Dismiss
Announcing Stack Overflow Documentation

We started with Q&A. Technical documentation is next, and we need your help.

Whether you're a beginner or an experienced developer, you can contribute.

Sign up and start helping → Learn more about Documentation →

I was handed a bat file with something like the below:

app -r "a://b.c" -f "WIN 11,265" -pp "/%nick%/" -C S:diboze -C S:%nick%^
 -C S:2.625 -C S:pbkdf2_sha256^$10000^$RGarixCRleJl^$4s8d4fsd4^
 /4Df4d/bEW9k= -T "m9z#$dO0qe@sMYxx34Rxe%"

I translated it into C# by replacing " with "" (using a @" string) then replacing %nick% with {0} in a String.Format. However the script does not work. What else do I need to escape? Is pbkdf2_sha256^$10000 actual code? I thought everything here should be raw text except for %nick% but it appears that I'm wrong.

share|improve this question
    
Doesn't the batch file simply call a program called app with all of those switches? I would expect that things like pbkdf2_sha256^$10000 are simply arguments to the program called app that it can somehow parse and decipher. I do agree that the only thing that it looks like it is using is %nick% as an environment variable. However, given -pp uses it as well, maybe the program called app expects to be able to utilise that environment variable also. Maybe just try calling app /? or app --help from the command line to see if it tells you what the arguments are meant to represent. – Mr Moose Oct 27 '12 at 2:38
    
@MrMoose: Maybe, but I definately escaped " and nick properly, theres no '{' to mess up string.format. But the program is getting an error so there is definitely a difference i dont know about – acidzombie24 Oct 27 '12 at 2:40
    
Can you call app /? or app --help to find out what the arguments represent. Maybe then you could simply use Process to call app with the appropriate arguments as shown in in this answer. You would just need to work out how to get the value of %nick% and replace -C S:%nick% with -C S:<whatever %nick% expands to> – Mr Moose Oct 27 '12 at 2:45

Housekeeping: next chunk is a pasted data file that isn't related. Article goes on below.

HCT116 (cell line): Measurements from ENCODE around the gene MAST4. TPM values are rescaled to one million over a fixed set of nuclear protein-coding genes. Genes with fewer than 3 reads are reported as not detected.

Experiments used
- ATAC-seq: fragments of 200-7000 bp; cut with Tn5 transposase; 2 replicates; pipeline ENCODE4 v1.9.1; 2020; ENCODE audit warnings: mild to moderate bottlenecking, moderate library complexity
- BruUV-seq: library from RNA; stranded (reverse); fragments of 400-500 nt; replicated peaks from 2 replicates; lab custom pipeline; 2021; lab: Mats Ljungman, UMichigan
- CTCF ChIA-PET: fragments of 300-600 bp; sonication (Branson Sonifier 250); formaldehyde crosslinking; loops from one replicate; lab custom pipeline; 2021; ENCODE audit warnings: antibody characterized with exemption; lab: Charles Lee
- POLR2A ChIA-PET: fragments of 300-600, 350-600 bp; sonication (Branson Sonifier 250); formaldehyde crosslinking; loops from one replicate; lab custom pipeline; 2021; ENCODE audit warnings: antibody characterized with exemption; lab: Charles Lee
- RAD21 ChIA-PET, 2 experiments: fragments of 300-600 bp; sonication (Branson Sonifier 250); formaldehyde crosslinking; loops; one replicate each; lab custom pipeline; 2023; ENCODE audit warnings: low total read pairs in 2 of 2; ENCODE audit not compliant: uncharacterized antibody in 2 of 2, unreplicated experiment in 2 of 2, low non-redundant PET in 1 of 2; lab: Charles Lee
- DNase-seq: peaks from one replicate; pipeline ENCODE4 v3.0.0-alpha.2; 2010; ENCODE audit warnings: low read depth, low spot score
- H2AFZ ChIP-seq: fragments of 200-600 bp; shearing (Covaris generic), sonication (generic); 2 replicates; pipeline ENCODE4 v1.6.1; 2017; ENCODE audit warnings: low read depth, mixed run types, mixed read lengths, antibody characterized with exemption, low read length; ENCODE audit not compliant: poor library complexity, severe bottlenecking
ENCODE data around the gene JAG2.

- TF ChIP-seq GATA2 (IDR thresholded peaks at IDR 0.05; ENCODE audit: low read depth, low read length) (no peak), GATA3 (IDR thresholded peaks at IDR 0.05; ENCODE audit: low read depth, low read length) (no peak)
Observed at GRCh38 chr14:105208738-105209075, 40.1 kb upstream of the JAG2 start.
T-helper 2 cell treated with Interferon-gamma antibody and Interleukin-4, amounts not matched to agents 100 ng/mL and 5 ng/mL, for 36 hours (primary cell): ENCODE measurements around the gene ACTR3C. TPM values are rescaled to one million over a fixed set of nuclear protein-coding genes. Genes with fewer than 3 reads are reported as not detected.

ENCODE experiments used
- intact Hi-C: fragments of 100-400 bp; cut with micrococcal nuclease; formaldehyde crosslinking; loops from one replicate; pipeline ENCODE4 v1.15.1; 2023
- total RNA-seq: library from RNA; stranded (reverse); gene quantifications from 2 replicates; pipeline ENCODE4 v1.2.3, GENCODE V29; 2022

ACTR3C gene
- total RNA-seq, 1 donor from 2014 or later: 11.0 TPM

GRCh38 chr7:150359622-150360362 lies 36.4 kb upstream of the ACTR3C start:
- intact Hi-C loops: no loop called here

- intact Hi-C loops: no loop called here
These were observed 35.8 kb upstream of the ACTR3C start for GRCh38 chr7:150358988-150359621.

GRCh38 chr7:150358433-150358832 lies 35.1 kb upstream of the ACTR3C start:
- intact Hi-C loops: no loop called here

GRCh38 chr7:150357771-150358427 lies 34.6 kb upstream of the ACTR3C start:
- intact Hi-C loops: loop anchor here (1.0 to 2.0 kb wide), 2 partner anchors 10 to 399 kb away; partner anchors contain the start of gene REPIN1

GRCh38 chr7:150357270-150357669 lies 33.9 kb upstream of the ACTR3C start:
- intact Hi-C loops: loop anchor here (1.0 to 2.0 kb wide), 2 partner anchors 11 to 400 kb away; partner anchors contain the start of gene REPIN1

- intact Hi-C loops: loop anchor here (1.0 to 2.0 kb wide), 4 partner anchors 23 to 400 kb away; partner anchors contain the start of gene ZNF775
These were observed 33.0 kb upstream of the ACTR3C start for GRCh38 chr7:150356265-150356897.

1  
Nevermind, there are a few problems. Like ^ is converted to $ and xe%" is actually xe". I tested by having the bat call my app which shows me the args – acidzombie24 Oct 27 '12 at 2:53
    
^ means take the next character literally in batch files. So 'echo ^$' will just print $. Similarly % is for delimiting variables, in this case it wasn't followed by a digit or another % so it just vanishes. Looks like the original batch file wouldn't do exactly what it was supposed to, assuming it was supposed to pass those characters through. – lessthanideal Nov 5 '12 at 17:13

It's important, if your originak command was called from a batch file or from the cmd prompt.

app -r "a://b.c" -f "WIN 11,265" -pp "/%nick%/" -C S:diboze -C S:%nick%^
 -C S:2.625 -C S:pbkdf2_sha256^$10000^$RGarixCRleJl^$4s8d4fsd4^
 /4Df4d/bEW9k= -T "m9z#$dO0qe@sMYxx34Rxe%"

From a batch it's effectivly

app -r "a://b.c" -f "WIN 11,265" -pp "/%nick%/" -C S:diboze -C S:%nick% -C S:2.625 -C S:pbkdf2_sha256$10000$RGarixCRleJl$4s8d4fsd4 /4Df4d/bEW9k= -T "m9z#$dO0qe@sMYxx34Rxe"

As you can see, I removed the carets and the last percent sign.

From the command prompt it would be the same, but the last percent sign should be preserved.

share|improve this answer

Your Answer

 
discard

By posting your answer, you agree to the privacy policy and terms of service.

Not the answer you're looking for? Browse other questions tagged or ask your own question.